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Vitamin Drips to boost your immune system

By January 13, 2012 No Comments

Intravenous Vitamin Therapy (IVC)

Definition

We need to replenish our water-soluble vitamins such as Vitamins B and C daily. While we can get these vitamins from various fruits and vegetables, many of us don’t always consume enough on a daily basis. On top of that, many factors in our environment today deplete our body’s supply. These include smoking, alcohol, caffeine, cooking, eating produce that is not fresh, and stress.

Vitamin C helps the body recover from inflammation, thrombosis and ischemic damage. It is essential for healing and plays a profound role in heart and brain functions and our immune system. Our daily requirements for optimal function when in good health, has been estimated to be between 2000-4000mg. During illness or disease, we need more Vitamin C to speed up the healing process.

While you can increase your vitamin intake by eating more of certain foods e.g. citrus fruits and vegetables, or by taking oral supplements, there is a limit to how much you can consume before experiencing digestive disturbances. Often the amount of nutrients absorbed through the gut is less than ideal, due to various digestive problems. One way to ensure we get a large dose of Vitamin C is to have it injected straight into our system through the veins. This is referred to as intravenous (IV) therapy.

Vitamin C in intravenous dosage is helpful when fighting acute and chronic infections, fatigue, pre and post surgery and to generally boost the immune system while undergoing cancer therapies.

Conditions that may benefit from IV Vitamin C Therapy
AIDS, Allergies, Bacterial and Viral infections, Bronchitis, Cancer, Candida Albicans, Chronic Fatigue Syndrome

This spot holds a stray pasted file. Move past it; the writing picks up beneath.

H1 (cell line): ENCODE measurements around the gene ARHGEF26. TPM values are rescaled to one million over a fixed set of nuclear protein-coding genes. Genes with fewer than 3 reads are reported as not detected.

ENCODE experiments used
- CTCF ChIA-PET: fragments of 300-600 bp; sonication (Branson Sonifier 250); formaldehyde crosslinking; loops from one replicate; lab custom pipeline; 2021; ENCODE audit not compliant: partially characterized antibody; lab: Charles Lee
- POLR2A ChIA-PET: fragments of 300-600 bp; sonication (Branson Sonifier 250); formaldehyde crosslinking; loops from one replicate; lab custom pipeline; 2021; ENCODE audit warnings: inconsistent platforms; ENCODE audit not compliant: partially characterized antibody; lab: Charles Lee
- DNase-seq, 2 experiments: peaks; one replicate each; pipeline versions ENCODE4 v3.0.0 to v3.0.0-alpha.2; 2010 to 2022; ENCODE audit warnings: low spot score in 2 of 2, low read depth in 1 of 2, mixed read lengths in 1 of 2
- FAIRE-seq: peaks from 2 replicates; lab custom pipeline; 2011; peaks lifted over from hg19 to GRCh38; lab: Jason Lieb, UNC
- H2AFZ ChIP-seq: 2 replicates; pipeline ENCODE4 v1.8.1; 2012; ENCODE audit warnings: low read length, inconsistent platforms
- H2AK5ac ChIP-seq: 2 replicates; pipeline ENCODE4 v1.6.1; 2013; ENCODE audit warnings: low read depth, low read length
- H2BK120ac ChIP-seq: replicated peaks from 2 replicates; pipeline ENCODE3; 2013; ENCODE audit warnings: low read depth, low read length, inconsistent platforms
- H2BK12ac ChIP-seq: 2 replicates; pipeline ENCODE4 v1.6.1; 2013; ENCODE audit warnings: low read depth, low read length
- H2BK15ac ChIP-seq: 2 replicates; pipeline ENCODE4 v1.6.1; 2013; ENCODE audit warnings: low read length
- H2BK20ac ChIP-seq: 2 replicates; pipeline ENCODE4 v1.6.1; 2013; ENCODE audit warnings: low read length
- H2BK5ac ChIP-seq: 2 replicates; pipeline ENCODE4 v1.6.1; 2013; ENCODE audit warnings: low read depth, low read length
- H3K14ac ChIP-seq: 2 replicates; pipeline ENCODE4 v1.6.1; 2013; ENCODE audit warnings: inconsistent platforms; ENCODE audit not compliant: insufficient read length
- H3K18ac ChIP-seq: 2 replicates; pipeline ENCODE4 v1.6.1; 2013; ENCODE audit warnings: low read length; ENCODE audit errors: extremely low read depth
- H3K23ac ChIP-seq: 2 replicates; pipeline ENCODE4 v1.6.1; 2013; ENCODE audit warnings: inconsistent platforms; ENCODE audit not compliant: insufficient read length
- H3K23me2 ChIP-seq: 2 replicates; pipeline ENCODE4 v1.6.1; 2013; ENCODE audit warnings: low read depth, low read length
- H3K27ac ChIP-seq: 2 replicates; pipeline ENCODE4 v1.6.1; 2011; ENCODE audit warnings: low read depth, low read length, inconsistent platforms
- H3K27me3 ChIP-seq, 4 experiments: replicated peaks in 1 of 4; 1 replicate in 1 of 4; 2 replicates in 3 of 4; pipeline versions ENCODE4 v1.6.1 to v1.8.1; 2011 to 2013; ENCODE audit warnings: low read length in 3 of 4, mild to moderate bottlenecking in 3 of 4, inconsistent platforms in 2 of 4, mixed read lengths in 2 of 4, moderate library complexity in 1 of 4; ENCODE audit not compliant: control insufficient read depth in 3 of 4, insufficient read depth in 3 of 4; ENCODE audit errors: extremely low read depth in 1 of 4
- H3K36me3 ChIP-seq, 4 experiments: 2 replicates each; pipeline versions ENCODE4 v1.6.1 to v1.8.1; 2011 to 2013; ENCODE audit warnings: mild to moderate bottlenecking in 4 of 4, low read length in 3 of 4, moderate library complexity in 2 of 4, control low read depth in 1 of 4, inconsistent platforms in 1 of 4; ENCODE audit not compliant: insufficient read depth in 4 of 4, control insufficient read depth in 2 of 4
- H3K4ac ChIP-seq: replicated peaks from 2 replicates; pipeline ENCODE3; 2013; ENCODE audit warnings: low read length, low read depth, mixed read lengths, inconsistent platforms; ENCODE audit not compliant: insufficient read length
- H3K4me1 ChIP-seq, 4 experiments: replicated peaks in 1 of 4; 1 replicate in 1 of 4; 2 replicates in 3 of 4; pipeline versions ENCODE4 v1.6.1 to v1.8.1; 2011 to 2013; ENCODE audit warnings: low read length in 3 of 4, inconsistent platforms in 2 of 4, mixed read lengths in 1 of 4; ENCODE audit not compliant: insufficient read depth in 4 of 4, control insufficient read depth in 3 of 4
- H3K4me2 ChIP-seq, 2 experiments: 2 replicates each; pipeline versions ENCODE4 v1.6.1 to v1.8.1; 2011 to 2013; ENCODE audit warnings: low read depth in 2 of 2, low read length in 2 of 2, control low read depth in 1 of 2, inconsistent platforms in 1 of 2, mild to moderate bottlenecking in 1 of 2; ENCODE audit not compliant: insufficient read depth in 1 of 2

Common cold, Diabetes, Glandular Fever, Heart Disease, Hepatitis A, B or C, Herpes, Low Immunity, Post operative
Pneumonia, Rheumatoid Arthritis, Shingles, Ulcers or Wounds, Upper respiratory infections

How does it work?

Vitamin C in a solution (made up of saline or glucose or a combination of both) can be injected either quickly using straight pushes, or more slowly using a drip. With an infusion lasting 5-20 minutes, you can inject doses ranging from 6.25g to 22.5g, while the drips could potentially transfuse up to 100g of Vitamin C in a 30-minute to 2-hour session. The body will not actually hold onto such large doses of Vitamin C; however the goal is to super-saturate tissues with high levels. The excess is excreted in our urine, so it’s important to drink water. Tissue saturation cannot be achieved without intravenous dosage.

Vitamin B complex, Vitamin B6, Magnesium and Trace Elements are often added to Vitamin C solution. These also boost the body’s ability to deal with illness/disease and also prevent the Vitamin C irritating the vein. The combined effect of the Vitamin C and B injections is a rapid improvement in energy.

Occasionally B vitamins or minerals will be omitted if a person has a sensitivity to them.

How many treatments you will need depends on your condition. Single pushes or drips are recommended for acute flare ups (like colds or viral gastroenteritis) while more are required for chronic conditions requiring long-term management.

Are IV treatments safe?
Yes. All our intravenous treatments are carried out by fully qualified staff under the direction of our doctors . All equipment is used straight from the sterile packet, and discarded after use.

Are there any side effects?
Large doses of Vitamin C tend to drop your blood sugar level. This is characterised by tiredness, nausea and feeling light-headed. It is therefore important to eat a good meal before your treatment. You may also like to bring a snack with you. Any drop in sugar level is easily rectified by eating food that contains carbohydrate, or by a glucose drink. Vitamin C may also make you thirsty.

The B vitamins sometimes cause a warm flush of the face. This is harmless and temporary. Occasionally some people show hypersensitivity to these or to minerals intravenously, so these have to be omitted.

High dose Vitamin C has been used a lot around the world with no other problems. Despite popular medical opinion, Vitamin C does not cause kidney stones.

Cost
The cost of IV treatments depends on various factors such as the dose of vitamins and the method of administration. Keep in mind that the costs must cover the regulated IV Vitamins, Nursing, Room, Equipment and other staff costs. As you can imagine, these costs are significant. It’s best to check with the reception team for the current rates.

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